Insomnia affects an estimated 50 to 70 million Americans and 80% of those who suffer from it never report it to their healthcare provider. (Holcomb, 2007) Insomnia is most commonly defined as experiencing difficulty initiating and/or maintaining sleep. Most of us are all too familiar with the occasional sleepless night and how it can affect everything from our ability at work to our appetite. Disturbances in sleep are known to cause multiple impairments in regular daytime functions. Now imagine experiencing that more than 3 times a week.
In years past, insomnia was considered more of a symptom, not disorder. However, due to a recent increased interest in the causes and reasoning for insomnia, it is more often being thought of as a distinct disorder. There are many treatments for insomnia, both medical and non-medical, and professionals agree that no one should have to suffer from sleepless nights.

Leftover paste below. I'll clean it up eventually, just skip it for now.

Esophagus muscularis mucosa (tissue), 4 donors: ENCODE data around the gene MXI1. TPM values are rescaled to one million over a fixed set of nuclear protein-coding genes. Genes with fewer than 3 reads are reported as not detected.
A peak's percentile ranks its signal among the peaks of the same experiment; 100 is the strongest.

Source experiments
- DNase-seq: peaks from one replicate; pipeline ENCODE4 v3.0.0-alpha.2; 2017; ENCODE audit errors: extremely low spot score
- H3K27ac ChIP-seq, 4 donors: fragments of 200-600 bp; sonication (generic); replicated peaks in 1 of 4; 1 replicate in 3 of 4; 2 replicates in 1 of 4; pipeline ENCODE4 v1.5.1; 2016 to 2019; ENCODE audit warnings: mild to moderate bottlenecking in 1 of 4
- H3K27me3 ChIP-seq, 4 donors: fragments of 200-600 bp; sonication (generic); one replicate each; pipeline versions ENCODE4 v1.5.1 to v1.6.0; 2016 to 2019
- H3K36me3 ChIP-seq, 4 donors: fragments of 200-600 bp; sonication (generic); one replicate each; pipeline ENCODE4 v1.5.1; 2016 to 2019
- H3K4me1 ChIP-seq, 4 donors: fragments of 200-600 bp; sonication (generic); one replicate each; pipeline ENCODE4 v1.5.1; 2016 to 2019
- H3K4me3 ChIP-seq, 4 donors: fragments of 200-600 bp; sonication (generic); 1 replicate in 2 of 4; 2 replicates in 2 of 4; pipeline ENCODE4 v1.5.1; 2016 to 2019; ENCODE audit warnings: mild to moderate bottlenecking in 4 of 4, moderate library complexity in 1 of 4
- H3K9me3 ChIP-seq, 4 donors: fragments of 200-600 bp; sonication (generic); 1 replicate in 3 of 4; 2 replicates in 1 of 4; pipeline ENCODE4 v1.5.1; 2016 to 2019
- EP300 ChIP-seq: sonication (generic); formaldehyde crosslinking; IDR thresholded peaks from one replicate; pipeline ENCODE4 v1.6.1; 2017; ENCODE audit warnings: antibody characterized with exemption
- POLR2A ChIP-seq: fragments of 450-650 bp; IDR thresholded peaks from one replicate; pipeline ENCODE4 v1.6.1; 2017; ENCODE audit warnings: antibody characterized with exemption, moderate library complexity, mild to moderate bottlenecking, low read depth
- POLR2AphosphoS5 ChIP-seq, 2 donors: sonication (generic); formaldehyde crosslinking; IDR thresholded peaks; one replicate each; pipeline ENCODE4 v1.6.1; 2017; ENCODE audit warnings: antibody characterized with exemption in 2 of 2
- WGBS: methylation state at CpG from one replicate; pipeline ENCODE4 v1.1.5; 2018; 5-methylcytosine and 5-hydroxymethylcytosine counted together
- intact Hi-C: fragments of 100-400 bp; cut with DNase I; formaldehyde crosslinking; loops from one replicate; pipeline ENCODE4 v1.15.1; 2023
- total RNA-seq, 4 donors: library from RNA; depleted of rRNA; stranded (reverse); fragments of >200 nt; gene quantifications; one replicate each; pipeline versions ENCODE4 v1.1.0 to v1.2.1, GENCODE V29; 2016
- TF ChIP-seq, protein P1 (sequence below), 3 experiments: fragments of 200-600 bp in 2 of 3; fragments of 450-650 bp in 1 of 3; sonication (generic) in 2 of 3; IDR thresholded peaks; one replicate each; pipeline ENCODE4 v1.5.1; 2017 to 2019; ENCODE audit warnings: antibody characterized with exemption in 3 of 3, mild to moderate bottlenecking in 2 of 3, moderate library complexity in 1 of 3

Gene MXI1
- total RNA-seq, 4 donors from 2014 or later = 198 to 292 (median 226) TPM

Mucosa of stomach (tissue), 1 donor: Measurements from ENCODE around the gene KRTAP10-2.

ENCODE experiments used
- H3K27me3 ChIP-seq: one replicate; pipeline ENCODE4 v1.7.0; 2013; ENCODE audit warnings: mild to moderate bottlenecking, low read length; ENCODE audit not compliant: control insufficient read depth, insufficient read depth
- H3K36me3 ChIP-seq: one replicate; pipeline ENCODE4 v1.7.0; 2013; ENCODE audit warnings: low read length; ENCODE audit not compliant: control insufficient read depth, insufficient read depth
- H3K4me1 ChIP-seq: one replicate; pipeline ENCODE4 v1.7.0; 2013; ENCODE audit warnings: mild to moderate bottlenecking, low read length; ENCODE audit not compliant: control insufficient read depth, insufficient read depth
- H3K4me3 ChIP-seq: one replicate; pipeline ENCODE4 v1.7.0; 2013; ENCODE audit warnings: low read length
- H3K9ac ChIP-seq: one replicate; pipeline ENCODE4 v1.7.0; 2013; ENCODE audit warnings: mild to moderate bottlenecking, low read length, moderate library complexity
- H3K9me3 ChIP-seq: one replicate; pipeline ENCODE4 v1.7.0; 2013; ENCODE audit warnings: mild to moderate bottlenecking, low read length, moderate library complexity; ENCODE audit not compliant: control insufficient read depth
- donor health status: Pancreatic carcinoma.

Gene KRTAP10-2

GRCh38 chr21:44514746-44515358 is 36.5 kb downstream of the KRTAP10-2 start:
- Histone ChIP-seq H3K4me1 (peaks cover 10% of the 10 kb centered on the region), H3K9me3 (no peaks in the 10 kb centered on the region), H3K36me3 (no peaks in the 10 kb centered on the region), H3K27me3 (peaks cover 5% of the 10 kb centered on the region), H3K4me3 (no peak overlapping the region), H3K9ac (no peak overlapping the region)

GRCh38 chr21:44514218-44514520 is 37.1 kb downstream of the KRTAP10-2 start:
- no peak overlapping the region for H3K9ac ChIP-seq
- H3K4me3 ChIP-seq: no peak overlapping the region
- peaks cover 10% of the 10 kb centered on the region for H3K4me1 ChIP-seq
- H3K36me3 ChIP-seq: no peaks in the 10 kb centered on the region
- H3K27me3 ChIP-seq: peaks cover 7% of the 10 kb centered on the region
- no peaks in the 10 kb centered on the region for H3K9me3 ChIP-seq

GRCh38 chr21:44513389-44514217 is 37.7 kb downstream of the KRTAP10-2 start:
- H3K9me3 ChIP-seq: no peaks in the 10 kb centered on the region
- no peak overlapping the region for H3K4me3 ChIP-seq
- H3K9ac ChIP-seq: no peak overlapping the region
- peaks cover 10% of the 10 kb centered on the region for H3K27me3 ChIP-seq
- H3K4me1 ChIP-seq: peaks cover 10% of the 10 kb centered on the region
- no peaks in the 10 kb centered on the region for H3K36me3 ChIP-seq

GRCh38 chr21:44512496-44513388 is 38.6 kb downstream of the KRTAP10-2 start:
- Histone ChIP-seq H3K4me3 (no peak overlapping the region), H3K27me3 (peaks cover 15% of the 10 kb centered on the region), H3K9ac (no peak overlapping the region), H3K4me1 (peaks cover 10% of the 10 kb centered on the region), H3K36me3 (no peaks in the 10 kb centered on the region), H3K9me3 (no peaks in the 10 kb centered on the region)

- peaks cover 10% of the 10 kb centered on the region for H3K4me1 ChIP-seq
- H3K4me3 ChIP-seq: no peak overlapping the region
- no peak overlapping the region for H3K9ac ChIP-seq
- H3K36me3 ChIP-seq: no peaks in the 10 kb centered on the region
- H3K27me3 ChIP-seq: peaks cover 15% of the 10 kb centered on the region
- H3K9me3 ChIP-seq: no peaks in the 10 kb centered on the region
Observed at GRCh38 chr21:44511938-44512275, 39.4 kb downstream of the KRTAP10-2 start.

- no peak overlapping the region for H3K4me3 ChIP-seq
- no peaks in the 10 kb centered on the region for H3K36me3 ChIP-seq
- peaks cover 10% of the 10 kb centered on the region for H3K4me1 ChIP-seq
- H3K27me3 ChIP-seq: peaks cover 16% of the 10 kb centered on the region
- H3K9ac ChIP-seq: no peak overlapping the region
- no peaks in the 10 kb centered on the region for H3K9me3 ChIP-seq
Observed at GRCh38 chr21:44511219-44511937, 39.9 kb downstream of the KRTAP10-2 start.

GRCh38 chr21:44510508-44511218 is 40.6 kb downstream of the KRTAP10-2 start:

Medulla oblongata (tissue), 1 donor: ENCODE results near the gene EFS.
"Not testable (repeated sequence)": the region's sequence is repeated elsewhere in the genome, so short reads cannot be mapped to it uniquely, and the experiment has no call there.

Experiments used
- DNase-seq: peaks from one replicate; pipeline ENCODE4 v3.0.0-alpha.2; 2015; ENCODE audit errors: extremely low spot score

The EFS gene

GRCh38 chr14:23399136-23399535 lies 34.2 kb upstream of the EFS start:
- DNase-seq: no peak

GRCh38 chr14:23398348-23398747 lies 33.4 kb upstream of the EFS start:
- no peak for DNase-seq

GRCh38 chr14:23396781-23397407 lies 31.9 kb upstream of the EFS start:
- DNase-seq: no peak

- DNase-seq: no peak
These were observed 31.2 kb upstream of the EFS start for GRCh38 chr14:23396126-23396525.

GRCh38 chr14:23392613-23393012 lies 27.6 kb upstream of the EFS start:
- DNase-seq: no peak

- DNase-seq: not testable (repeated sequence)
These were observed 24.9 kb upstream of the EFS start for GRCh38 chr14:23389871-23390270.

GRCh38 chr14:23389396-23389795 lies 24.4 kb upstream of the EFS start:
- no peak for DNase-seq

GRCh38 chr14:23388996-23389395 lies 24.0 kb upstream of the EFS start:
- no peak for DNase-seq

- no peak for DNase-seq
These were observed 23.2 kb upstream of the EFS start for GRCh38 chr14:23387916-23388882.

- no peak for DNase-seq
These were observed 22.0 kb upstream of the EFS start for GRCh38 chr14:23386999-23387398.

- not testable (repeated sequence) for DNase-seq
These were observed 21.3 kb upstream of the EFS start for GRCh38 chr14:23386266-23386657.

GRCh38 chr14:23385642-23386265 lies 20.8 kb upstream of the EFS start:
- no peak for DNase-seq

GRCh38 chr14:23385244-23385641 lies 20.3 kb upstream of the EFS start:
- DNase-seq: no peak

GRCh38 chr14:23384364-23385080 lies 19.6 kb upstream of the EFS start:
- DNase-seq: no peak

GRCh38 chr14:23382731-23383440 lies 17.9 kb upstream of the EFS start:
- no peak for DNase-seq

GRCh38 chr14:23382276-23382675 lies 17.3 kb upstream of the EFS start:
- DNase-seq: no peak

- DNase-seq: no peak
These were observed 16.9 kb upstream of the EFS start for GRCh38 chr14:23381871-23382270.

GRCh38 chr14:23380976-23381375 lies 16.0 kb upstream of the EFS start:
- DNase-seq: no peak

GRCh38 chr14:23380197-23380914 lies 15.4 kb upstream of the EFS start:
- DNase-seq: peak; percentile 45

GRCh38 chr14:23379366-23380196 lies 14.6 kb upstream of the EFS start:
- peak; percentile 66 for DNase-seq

What is insomnia? What causes insomnia? How can one suffering from it treat insomnia? These are questions that more and more professionals are attempting to answer through the increasingly rigorous studies being more commonly conducted. There are some very interesting answers to the aforementioned questions that will be explored in the following pages.
Drake, Roehrs & Roth (2003) clinically define insomnia as “the experience of inadequate, insufficient, or non restorative sleep despite ample time in bed.”(p. 163) Most clinicians agree that there at least two most common types of insomnia. The first and most common type of insomnia is called acute insomnia. Acute insomnia is also referred to as short term or transient insomnia. The second type is referred to as chronic insomnia, which is more long term.
The seemingly most common cause for insomnia, especially acute insomnia, is stress. Environmental changes in one’s life such as job change, death in the family, deadlines, and socioeconomic issues tend to contribute most commonly to sleep...